Panel Paper: Marital Norms and Women's Education

Sunday, April 9, 2017 : 11:45 AM
HUB 260 (University of California, Riverside)

*Names in bold indicate Presenter

Mayuri Chaturvedi, University of California, Irvine
In this paper, I explore the effect of the cultural norm of “marrying-up” on women’s education in the U.S. in the last century. I use US Census and ACS data from 1940-2010, and exploit the 1965 U.S. Immigration Act as a source of exogenous variation in the pool of skills among potential partners in the economy. I make the assumption that foreign-born women in the United States had access to their home country marriage markets both before and after the Act. Hence, only U.S. born women would be affected by the influx of high and low skilled individuals from the policy change in choosing their pre-marital investments in education. I find that graduation rates among women born in the U.S. increase relative to foreign-born women residing in the U.S. in response to the increase in the graduation rate among men. 

When looking at the effect within nationalities, low-skill exporting nationalities saw a reduction in their women's graduation rates by about 3%, whereas high-skill exporting nationalities saw an increase in their women's graduation rates by 8-10% relative to foreign-born women in the same nationalities in the U.S. The elasticity of the effect is larger for women who identify themselves with nationalities known to be more patriarchic according to the World Values Survey.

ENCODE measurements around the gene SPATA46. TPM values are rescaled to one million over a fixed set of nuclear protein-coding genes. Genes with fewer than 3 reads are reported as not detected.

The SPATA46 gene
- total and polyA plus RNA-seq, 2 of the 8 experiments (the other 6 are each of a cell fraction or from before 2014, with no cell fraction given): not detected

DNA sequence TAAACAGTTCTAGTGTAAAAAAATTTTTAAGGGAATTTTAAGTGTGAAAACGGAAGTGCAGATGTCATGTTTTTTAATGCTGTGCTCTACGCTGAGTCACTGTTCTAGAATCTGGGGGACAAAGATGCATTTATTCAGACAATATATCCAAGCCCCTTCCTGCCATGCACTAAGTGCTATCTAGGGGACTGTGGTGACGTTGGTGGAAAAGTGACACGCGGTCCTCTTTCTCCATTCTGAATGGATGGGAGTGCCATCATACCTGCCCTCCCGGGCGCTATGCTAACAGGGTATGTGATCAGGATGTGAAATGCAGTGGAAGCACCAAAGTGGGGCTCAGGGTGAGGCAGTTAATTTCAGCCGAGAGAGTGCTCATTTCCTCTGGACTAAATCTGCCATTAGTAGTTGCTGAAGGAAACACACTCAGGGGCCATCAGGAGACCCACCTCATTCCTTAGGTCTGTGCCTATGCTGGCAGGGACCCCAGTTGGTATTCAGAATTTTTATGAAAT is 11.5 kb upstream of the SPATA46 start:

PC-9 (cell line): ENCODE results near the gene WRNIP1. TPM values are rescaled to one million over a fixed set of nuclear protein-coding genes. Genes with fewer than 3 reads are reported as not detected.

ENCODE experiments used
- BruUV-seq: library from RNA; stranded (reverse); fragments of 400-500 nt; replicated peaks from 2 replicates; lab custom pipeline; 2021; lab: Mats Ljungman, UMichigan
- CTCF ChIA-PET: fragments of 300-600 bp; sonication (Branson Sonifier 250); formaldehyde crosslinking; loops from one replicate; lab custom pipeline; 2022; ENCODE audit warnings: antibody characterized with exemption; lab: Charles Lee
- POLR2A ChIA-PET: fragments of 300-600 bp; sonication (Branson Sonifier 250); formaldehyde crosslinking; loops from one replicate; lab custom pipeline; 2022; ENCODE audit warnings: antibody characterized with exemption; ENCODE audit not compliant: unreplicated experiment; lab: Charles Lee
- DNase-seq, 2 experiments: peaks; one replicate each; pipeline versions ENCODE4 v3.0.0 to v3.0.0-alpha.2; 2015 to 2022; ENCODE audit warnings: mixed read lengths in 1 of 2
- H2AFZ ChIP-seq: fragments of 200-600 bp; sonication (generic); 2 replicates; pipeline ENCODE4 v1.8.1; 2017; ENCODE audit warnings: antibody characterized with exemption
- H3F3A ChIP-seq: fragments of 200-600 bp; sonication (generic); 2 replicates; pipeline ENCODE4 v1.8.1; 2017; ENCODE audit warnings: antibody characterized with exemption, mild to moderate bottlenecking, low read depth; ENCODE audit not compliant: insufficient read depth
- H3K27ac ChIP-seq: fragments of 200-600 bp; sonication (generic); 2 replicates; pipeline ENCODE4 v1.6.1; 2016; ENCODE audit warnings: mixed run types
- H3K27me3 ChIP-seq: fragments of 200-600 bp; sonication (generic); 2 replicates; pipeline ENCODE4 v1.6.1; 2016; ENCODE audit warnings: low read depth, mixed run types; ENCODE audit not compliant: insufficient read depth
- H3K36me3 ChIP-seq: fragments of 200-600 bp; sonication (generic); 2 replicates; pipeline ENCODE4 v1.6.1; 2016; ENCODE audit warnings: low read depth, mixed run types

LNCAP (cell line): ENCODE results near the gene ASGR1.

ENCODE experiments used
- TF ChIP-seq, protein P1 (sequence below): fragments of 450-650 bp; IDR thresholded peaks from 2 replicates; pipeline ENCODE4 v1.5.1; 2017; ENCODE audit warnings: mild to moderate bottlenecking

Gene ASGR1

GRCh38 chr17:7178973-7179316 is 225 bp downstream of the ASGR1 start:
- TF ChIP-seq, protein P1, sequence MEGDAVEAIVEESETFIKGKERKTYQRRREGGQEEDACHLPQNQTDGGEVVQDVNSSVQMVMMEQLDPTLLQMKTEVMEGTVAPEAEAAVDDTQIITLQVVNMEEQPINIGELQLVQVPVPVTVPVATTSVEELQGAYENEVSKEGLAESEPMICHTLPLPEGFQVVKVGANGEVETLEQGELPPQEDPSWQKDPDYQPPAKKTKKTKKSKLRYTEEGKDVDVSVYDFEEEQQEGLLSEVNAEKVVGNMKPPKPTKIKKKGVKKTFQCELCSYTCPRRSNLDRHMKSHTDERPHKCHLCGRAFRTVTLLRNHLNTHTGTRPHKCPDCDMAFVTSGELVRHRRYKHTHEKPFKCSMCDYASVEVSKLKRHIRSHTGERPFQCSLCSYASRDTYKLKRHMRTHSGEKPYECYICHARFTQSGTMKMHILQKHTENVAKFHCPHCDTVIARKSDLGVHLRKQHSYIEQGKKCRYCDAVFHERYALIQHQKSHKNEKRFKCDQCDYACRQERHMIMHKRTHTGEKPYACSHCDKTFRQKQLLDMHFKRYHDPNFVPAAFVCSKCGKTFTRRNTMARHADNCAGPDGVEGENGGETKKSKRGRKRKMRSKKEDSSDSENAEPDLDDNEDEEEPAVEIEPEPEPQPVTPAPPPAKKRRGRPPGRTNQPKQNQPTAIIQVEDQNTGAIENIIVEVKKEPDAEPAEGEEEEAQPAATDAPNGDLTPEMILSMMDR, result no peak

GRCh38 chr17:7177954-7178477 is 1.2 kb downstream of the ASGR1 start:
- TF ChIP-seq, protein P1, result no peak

To explain the above results I develop a model of pre-marital investments in education. In the model agents' utility is a function of labor market returns and marriage market returns to education. Due to society's preference that women marry up, the model explains that women experience lower utility from getting 'too much' education because of a lower probability of finding a preferred partner. When there are more highly educated men around, women respond by increasing their education. The model also predicts that high-skill women will be less affected by the change in men's education than low-skill women.